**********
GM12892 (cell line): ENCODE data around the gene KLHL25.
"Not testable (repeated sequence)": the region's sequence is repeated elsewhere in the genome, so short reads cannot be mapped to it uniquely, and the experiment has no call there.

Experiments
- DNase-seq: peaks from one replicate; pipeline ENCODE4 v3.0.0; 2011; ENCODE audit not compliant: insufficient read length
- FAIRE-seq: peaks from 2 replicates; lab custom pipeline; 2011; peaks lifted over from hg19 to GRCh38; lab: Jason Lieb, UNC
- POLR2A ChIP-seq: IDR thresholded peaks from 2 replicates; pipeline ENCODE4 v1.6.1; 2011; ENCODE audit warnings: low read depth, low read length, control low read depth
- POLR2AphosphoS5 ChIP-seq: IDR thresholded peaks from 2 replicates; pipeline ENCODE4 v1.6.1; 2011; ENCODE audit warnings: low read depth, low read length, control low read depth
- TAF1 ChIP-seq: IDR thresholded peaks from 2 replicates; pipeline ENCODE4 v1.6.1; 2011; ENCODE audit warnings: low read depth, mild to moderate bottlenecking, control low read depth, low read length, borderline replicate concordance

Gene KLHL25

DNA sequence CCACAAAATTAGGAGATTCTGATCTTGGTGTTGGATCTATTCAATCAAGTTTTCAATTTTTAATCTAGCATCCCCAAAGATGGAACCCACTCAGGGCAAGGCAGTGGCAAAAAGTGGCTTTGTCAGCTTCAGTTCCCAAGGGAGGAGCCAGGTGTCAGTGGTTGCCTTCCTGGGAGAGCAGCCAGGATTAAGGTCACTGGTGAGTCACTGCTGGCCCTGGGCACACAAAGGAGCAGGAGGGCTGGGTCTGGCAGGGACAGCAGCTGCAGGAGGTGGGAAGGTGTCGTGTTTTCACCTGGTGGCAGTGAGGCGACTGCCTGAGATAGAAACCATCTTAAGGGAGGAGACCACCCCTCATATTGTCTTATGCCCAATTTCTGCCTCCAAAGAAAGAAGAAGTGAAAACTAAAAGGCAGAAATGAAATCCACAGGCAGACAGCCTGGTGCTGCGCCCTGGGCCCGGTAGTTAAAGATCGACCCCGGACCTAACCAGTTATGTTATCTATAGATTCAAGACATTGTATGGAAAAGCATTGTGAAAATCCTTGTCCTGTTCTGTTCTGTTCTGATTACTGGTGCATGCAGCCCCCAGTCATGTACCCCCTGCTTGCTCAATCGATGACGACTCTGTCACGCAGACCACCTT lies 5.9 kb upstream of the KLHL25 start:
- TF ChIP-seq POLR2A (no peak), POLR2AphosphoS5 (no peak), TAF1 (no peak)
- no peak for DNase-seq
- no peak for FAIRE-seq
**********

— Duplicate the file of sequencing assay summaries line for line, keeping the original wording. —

GM12892 (cell line): ENCODE data around the gene KLHL25.
"Not testable (repeated sequence)": the region's sequence is repeated elsewhere in the genome, so short reads cannot be mapped to it uniquely, and the experiment has no call there.

Experiments
- DNase-seq: peaks from one replicate; pipeline ENCODE4 v3.0.0; 2011; ENCODE audit not compliant: insufficient read length
- FAIRE-seq: peaks from 2 replicates; lab custom pipeline; 2011; peaks lifted over from hg19 to GRCh38; lab: Jason Lieb, UNC
- POLR2A ChIP-seq: IDR thresholded peaks from 2 replicates; pipeline ENCODE4 v1.6.1; 2011; ENCODE audit warnings: low read depth, low read length, control low read depth
- POLR2AphosphoS5 ChIP-seq: IDR thresholded peaks from 2 replicates; pipeline ENCODE4 v1.6.1; 2011; ENCODE audit warnings: low read depth, low read length, control low read depth
- TAF1 ChIP-seq: IDR thresholded peaks from 2 replicates; pipeline ENCODE4 v1.6.1; 2011; ENCODE audit warnings: low read depth, mild to moderate bottlenecking, control low read depth, low read length, borderline replicate concordance

Gene KLHL25

DNA sequence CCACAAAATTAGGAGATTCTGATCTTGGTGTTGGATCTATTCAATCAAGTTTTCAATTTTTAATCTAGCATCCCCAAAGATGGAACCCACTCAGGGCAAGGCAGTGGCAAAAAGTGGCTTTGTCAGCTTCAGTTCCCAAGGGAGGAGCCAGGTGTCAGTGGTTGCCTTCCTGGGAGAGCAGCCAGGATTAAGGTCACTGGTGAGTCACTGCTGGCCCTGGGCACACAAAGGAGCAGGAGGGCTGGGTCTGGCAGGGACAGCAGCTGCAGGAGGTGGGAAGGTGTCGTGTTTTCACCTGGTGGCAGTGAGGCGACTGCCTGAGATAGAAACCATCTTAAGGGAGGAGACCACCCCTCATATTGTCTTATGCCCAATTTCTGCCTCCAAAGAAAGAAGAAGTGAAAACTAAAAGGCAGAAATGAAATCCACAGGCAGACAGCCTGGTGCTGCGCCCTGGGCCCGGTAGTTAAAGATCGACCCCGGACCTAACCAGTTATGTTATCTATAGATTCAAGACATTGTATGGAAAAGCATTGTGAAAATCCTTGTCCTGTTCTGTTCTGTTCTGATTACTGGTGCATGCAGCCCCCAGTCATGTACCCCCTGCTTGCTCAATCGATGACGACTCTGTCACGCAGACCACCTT lies 5.9 kb upstream of the KLHL25 start:
- TF ChIP-seq POLR2A (no peak), POLR2AphosphoS5 (no peak), TAF1 (no peak)
- no peak for DNase-seq
- no peak for FAIRE-seq